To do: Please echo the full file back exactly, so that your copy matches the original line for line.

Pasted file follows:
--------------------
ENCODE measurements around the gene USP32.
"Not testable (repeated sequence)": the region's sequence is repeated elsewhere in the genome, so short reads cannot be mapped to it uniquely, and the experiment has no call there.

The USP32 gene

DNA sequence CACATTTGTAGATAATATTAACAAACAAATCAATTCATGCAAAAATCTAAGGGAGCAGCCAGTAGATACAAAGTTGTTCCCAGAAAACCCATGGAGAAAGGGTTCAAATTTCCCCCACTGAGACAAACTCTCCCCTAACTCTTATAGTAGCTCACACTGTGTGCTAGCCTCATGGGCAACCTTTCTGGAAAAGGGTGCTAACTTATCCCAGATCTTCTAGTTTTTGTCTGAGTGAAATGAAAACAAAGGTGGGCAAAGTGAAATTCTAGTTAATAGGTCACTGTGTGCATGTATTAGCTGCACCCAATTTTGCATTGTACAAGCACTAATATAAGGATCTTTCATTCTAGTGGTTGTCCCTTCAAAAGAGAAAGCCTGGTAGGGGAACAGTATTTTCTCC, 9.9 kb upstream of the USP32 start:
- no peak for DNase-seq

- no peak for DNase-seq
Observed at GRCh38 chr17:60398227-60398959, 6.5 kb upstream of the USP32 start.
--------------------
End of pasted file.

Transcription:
ENCODE measurements around the gene USP32.
"Not testable (repeated sequence)": the region's sequence is repeated elsewhere in the genome, so short reads cannot be mapped to it uniquely, and the experiment has no call there.

The USP32 gene

DNA sequence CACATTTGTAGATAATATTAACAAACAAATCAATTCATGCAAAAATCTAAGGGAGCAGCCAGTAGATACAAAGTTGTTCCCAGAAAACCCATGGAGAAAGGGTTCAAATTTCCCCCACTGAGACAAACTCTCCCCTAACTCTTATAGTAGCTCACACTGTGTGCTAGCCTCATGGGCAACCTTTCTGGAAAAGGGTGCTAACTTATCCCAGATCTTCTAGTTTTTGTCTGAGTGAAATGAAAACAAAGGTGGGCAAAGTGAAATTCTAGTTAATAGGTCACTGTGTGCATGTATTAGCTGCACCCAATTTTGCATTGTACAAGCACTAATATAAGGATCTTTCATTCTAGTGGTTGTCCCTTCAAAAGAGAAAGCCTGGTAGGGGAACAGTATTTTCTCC, 9.9 kb upstream of the USP32 start:
- no peak for DNase-seq

- no peak for DNase-seq
Observed at GRCh38 chr17:60398227-60398959, 6.5 kb upstream of the USP32 start.